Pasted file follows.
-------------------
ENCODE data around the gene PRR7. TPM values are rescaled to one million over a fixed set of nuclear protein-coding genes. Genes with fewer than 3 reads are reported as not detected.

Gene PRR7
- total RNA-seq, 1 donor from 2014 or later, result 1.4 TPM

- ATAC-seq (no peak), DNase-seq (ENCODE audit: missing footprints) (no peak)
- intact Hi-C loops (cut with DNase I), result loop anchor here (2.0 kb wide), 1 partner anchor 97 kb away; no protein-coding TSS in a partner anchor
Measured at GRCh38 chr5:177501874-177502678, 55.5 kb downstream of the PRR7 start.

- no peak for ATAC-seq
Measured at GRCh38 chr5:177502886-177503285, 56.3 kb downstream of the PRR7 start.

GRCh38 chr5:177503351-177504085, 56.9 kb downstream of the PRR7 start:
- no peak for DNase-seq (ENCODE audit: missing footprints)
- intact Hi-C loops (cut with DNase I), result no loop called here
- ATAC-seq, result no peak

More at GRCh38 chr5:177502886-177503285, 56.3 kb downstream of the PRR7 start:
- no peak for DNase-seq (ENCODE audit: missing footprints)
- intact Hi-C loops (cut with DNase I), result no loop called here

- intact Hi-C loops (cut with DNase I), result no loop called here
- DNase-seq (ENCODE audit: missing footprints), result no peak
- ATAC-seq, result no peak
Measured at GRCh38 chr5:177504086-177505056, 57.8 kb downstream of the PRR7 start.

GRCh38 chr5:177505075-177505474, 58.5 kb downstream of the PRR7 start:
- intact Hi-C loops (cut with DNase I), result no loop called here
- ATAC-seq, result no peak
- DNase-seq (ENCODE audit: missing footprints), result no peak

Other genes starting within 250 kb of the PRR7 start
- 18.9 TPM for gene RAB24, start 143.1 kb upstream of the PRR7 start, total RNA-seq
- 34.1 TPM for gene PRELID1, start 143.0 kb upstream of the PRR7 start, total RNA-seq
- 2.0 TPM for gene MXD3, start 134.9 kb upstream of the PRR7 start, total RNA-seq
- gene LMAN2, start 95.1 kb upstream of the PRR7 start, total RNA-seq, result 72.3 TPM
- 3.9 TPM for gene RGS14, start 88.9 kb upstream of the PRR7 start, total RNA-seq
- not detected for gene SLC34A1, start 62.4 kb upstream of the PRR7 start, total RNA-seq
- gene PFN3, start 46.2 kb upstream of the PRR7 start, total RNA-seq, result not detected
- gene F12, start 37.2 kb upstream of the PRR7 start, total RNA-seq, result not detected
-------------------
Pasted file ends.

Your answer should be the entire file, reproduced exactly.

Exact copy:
ENCODE data around the gene PRR7. TPM values are rescaled to one million over a fixed set of nuclear protein-coding genes. Genes with fewer than 3 reads are reported as not detected.

Gene PRR7
- total RNA-seq, 1 donor from 2014 or later, result 1.4 TPM

- ATAC-seq (no peak), DNase-seq (ENCODE audit: missing footprints) (no peak)
- intact Hi-C loops (cut with DNase I), result loop anchor here (2.0 kb wide), 1 partner anchor 97 kb away; no protein-coding TSS in a partner anchor
Measured at GRCh38 chr5:177501874-177502678, 55.5 kb downstream of the PRR7 start.

- no peak for ATAC-seq
Measured at GRCh38 chr5:177502886-177503285, 56.3 kb downstream of the PRR7 start.

GRCh38 chr5:177503351-177504085, 56.9 kb downstream of the PRR7 start:
- no peak for DNase-seq (ENCODE audit: missing footprints)
- intact Hi-C loops (cut with DNase I), result no loop called here
- ATAC-seq, result no peak

More at GRCh38 chr5:177502886-177503285, 56.3 kb downstream of the PRR7 start:
- no peak for DNase-seq (ENCODE audit: missing footprints)
- intact Hi-C loops (cut with DNase I), result no loop called here

- intact Hi-C loops (cut with DNase I), result no loop called here
- DNase-seq (ENCODE audit: missing footprints), result no peak
- ATAC-seq, result no peak
Measured at GRCh38 chr5:177504086-177505056, 57.8 kb downstream of the PRR7 start.

GRCh38 chr5:177505075-177505474, 58.5 kb downstream of the PRR7 start:
- intact Hi-C loops (cut with DNase I), result no loop called here
- ATAC-seq, result no peak
- DNase-seq (ENCODE audit: missing footprints), result no peak

Other genes starting within 250 kb of the PRR7 start
- 18.9 TPM for gene RAB24, start 143.1 kb upstream of the PRR7 start, total RNA-seq
- 34.1 TPM for gene PRELID1, start 143.0 kb upstream of the PRR7 start, total RNA-seq
- 2.0 TPM for gene MXD3, start 134.9 kb upstream of the PRR7 start, total RNA-seq
- gene LMAN2, start 95.1 kb upstream of the PRR7 start, total RNA-seq, result 72.3 TPM
- 3.9 TPM for gene RGS14, start 88.9 kb upstream of the PRR7 start, total RNA-seq
- not detected for gene SLC34A1, start 62.4 kb upstream of the PRR7 start, total RNA-seq
- gene PFN3, start 46.2 kb upstream of the PRR7 start, total RNA-seq, result not detected
- gene F12, start 37.2 kb upstream of the PRR7 start, total RNA-seq, result not detected